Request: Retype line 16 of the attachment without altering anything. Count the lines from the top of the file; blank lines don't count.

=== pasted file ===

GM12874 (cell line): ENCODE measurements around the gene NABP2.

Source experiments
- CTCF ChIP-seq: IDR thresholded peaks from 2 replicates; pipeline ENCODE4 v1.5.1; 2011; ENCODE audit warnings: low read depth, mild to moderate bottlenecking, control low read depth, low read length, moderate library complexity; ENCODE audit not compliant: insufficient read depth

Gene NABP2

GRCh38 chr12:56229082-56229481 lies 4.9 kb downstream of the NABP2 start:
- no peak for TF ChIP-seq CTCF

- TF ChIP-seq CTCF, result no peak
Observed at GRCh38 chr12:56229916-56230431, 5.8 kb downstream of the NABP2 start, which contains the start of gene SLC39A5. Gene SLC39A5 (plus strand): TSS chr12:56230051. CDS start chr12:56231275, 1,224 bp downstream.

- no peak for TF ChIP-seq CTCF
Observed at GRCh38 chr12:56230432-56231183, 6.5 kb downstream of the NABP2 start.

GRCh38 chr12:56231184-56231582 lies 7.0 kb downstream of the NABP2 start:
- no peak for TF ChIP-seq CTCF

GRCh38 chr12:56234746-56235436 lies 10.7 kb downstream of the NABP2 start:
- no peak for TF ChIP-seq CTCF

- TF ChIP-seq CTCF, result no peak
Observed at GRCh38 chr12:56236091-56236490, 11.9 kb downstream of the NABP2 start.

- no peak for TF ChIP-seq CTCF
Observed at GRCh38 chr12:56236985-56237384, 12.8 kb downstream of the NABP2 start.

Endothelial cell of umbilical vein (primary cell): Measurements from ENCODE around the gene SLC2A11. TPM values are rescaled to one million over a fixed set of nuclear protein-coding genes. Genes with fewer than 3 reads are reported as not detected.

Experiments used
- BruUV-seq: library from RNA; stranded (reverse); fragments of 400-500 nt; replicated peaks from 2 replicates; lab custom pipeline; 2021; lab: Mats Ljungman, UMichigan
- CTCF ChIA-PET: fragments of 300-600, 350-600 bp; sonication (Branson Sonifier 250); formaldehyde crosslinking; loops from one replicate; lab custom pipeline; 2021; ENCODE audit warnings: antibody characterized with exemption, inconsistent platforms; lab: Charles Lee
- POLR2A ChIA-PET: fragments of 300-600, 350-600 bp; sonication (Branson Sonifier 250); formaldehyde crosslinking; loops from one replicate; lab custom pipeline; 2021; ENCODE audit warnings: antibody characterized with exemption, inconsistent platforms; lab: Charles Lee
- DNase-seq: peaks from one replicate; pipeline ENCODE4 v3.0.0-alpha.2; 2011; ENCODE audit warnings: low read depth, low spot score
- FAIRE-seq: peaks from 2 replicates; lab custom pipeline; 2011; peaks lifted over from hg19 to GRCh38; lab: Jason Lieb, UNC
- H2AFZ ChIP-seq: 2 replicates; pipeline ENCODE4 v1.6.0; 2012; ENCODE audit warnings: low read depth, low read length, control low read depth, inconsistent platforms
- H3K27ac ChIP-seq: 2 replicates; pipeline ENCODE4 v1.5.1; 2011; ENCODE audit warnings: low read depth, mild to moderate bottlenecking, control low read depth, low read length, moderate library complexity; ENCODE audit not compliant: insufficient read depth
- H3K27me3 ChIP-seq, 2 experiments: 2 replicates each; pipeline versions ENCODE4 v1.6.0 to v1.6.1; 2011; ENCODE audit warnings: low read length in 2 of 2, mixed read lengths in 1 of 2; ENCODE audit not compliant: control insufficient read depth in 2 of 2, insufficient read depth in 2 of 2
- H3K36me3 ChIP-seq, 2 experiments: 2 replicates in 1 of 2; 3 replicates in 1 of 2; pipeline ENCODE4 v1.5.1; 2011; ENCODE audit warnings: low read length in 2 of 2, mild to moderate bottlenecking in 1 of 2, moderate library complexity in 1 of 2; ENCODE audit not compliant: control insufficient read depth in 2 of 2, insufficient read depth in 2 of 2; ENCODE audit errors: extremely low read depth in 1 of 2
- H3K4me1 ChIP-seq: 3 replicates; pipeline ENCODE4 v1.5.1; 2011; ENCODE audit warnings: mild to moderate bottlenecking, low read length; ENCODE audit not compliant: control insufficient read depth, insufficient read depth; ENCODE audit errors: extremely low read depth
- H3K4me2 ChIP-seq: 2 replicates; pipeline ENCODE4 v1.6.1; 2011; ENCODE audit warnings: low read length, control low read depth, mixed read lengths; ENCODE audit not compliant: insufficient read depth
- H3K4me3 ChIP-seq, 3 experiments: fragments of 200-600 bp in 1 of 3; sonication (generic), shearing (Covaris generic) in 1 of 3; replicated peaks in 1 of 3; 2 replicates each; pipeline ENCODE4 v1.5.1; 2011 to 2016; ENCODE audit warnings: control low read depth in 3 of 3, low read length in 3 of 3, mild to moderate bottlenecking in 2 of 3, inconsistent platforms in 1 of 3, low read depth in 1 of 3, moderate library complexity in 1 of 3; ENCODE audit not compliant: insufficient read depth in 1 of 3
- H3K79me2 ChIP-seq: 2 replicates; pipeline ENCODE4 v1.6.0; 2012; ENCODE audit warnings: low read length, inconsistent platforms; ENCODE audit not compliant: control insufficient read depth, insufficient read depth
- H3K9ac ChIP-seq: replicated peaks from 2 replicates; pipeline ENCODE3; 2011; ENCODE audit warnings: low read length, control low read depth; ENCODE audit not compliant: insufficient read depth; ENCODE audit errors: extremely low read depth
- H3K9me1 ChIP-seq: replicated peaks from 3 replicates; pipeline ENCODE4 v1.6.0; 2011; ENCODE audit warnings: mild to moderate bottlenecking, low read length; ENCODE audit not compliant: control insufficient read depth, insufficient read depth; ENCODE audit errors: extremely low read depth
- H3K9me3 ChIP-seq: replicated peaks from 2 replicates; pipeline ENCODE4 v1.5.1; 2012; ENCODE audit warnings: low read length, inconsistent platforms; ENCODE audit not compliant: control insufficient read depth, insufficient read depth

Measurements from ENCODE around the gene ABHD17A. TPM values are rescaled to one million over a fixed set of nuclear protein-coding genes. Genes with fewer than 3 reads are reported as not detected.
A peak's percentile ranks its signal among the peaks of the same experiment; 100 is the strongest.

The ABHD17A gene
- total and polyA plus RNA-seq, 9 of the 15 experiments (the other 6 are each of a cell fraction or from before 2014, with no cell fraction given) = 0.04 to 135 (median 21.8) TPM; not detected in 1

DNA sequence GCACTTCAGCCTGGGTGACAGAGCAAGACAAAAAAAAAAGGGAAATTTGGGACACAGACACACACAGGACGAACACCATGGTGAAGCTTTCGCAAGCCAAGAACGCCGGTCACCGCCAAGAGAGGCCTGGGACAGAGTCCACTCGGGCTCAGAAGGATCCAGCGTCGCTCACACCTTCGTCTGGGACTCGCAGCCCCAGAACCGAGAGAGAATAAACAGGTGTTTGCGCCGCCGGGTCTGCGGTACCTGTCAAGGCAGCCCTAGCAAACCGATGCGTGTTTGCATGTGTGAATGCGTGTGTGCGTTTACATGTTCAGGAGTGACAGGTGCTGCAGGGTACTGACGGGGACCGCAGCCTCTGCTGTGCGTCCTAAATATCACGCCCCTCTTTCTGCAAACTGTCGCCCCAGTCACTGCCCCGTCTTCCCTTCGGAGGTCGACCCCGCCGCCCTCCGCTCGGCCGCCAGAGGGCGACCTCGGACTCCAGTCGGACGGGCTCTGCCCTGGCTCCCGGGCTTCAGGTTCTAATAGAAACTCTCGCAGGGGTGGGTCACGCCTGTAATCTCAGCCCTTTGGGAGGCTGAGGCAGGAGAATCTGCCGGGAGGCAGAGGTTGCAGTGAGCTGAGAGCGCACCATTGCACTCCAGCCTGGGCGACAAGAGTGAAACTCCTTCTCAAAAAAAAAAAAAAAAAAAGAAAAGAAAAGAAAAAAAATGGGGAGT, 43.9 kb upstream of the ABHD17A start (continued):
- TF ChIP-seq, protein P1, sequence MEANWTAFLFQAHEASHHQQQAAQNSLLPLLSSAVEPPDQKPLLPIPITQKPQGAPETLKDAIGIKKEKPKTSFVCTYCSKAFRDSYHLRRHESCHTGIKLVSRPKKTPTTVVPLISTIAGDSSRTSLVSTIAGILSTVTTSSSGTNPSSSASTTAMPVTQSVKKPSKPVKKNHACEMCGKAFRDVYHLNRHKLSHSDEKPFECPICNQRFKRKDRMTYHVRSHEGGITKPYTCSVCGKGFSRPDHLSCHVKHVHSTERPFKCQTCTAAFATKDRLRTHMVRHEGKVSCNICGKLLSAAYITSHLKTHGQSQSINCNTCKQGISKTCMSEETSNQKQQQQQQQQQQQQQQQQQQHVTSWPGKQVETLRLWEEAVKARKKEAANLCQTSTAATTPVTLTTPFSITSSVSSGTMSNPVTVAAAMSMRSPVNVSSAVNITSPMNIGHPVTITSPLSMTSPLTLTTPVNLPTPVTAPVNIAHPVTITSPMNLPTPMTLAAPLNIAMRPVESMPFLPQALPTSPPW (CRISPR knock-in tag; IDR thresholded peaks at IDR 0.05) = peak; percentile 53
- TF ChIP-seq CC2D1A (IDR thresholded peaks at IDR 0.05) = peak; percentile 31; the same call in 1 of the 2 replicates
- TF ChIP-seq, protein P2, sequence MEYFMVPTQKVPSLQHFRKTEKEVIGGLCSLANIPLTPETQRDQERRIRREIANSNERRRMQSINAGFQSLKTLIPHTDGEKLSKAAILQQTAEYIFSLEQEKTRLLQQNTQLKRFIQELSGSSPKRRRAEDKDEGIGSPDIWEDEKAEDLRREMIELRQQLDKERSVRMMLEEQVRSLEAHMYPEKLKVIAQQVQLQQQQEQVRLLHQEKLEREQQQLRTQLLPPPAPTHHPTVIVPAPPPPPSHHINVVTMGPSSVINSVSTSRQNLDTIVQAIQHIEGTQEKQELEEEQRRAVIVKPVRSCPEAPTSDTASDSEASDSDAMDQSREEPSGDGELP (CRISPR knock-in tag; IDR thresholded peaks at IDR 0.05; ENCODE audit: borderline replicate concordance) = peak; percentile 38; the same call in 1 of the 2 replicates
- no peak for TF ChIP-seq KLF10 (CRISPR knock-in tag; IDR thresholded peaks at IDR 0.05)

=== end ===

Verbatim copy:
Observed at GRCh38 chr12:56236091-56236490, 11.9 kb downstream of the NABP2 start.